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Opamp linear current regulator must come quickly out of positive saturation

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Flyback

Well-Known Member
Hello,

We have a linear LED current regulator involving an opamp which drives into the base of a FET and regulates the current in a sense resistor in the source of the FET (thers a reference voltage into the noninv input of the opamp). At first the opamp is powered but there is no voltage to power the LEDs….therefore the opamp current regulator is “hard-on” with its outputs banged up to its positive rail (in positive saturatrion). Then suddenly the LED driving voltage comes on and so the opamp has to slam very quickly out of positive saturation and quickly bring the LED current into regulation without LED current overshoot.

..In order that the opamp can more quickly come out of positive saturation, and start regulating the LED current, should we add circuitry to prevent the opamp’s output going any closer than about 2V away from its positive rail whilst it is in positive saturation?
 

AnalogKid

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Most Helpful Member
In order that the opamp can more quickly come out of positive saturation, and start regulating the LED current, should we add circuitry to prevent the opamp’s output going any closer than about 2V away from its positive rail whilst it is in positive saturation?
Only you can say. Do the LEDs mind a brief blast of unregulated current?
Also, what is the opamp? Maybe a faster part will take less time to come out of saturation.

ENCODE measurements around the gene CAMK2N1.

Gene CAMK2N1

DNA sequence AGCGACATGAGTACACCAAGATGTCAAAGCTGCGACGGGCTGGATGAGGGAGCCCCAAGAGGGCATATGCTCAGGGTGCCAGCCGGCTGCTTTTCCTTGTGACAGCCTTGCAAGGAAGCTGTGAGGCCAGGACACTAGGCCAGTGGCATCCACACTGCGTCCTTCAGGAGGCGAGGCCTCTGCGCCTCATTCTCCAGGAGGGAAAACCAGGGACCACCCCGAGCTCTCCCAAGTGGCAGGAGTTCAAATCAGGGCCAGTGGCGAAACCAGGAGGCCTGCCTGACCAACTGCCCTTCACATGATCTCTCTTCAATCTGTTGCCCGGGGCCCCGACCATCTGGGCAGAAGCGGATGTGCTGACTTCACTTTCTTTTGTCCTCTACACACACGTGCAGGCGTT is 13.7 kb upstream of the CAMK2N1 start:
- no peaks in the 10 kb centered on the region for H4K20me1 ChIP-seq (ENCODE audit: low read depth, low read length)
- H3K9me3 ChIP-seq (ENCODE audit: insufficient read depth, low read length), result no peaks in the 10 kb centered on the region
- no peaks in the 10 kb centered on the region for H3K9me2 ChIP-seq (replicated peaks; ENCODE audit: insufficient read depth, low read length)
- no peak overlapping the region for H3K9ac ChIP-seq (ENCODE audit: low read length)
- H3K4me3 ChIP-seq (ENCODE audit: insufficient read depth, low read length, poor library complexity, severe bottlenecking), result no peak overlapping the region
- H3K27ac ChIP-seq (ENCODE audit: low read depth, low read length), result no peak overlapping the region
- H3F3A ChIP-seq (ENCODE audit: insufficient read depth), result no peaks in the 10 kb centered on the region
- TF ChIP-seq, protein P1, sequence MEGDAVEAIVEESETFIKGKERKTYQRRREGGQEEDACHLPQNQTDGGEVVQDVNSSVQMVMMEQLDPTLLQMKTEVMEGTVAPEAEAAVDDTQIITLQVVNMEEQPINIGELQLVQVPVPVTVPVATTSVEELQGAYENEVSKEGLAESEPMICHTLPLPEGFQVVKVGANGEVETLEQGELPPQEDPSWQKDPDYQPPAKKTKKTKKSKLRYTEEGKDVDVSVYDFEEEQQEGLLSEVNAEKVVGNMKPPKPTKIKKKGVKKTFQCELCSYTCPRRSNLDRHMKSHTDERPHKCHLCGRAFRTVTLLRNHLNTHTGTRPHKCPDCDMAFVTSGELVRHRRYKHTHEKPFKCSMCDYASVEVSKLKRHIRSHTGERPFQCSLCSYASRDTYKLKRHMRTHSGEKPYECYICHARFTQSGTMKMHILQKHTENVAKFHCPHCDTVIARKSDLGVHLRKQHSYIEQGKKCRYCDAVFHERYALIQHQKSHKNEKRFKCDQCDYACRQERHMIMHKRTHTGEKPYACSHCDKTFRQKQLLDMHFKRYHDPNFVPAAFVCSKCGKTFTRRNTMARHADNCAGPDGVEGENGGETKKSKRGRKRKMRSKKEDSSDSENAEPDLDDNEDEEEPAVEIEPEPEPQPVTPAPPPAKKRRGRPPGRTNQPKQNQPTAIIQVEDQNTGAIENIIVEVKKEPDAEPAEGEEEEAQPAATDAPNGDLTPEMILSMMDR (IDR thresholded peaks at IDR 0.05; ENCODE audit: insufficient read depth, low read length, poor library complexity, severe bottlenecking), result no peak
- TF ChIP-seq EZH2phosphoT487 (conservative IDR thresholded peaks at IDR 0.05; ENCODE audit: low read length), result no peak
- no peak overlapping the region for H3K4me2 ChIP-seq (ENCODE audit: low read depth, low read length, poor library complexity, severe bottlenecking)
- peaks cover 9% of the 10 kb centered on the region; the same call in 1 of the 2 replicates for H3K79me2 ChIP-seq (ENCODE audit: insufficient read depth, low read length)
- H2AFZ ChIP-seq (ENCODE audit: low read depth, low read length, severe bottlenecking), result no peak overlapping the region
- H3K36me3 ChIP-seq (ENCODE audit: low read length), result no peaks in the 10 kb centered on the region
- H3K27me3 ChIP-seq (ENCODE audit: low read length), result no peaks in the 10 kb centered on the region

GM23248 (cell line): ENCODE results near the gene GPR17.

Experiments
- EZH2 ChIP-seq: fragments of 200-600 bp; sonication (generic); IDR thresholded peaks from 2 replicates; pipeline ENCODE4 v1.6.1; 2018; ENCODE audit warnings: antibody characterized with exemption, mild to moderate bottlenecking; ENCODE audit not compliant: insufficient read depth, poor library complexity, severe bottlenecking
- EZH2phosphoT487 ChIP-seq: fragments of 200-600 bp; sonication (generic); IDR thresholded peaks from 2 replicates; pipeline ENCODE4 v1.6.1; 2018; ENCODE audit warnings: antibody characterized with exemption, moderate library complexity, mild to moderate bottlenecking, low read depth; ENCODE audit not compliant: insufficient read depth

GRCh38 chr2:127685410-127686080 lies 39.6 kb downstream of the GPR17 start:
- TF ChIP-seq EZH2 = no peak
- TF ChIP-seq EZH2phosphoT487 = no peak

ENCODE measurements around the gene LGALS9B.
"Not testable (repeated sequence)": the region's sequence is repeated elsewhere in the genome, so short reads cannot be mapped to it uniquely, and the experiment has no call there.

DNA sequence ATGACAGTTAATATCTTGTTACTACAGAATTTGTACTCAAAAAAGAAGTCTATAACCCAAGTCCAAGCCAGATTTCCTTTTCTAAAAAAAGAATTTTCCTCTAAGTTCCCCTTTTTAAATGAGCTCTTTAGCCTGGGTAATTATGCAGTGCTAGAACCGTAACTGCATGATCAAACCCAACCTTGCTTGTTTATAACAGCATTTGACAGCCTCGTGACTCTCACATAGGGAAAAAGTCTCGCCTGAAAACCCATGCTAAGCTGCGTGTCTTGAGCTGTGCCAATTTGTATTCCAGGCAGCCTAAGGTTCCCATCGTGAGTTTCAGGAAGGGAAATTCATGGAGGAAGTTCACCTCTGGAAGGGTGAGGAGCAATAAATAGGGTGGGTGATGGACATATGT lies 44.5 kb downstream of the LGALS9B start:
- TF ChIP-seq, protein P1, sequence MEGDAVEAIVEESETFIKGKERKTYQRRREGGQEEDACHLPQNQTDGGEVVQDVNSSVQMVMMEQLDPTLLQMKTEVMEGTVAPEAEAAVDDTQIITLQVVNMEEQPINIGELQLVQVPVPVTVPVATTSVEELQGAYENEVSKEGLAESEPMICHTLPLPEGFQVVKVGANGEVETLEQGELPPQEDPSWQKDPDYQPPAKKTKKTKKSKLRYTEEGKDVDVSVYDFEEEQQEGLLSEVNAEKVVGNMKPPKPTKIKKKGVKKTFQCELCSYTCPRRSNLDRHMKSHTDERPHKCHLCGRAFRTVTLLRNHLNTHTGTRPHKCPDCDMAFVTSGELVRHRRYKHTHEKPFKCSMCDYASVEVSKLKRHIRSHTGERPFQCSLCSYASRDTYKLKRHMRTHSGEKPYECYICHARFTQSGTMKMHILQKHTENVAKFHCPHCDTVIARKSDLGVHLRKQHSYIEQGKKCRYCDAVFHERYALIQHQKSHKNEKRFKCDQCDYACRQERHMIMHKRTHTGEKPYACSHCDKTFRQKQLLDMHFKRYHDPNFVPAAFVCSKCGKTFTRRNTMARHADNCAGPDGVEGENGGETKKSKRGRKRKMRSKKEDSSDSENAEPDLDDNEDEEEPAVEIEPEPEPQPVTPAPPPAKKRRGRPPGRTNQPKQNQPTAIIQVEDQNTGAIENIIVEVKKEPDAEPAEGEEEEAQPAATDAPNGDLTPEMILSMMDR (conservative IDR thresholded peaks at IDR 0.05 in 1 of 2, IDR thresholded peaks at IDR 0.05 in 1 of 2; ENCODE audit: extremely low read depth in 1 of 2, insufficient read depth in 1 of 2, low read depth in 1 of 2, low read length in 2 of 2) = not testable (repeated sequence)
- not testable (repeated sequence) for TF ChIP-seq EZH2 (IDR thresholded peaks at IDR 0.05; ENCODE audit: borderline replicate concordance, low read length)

Also, how long does it take for the circuit to stabilize now?
Also, can you post your schematic?

ak
 

Flyback

Well-Known Member
Thanks , We really need absolute minimum LED current overshoot....the supply goes on and off regularly....we really need to limit or preferably get rid of any LED current overshoot.
The schem and offending led current overshoot waveform is as attached.

There is also an LTspice simulation attached.
This shows the exact situation that we have, but for copyright reasons, i unfortunately cannot tell or show the actual application.
 

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AnalogKid

Well-Known Member
Most Helpful Member
In addition to ron's compensation, try this. You already are committed to 0.9 V drop across R1. Use that to turn on an NPN transistor in the classic current source/sink circuit, with the collector tied to the M1 gate and emitter to GND. No matter how fast the opamp is, a single 2N4401 probably is faster.

For adjustability, a 100 ohm trimpot and 100 ohm resistor in series, in parallel with R1.
Pot wiper goes to NPN base.
Collector to M1 gate.
Emitter to GND.

For more speed, add a small capacitor from the top of the trimpot to the wiper. Caution, this might cause a bit of ringing at the turn on transition.

ak
 

AnalogKid

Well-Known Member
Most Helpful Member
I don't know about never. But I agree that relying on a p-n junction's V-I curve as a comparator reference is not a precise thing. That's what the pot is for.

ak
 
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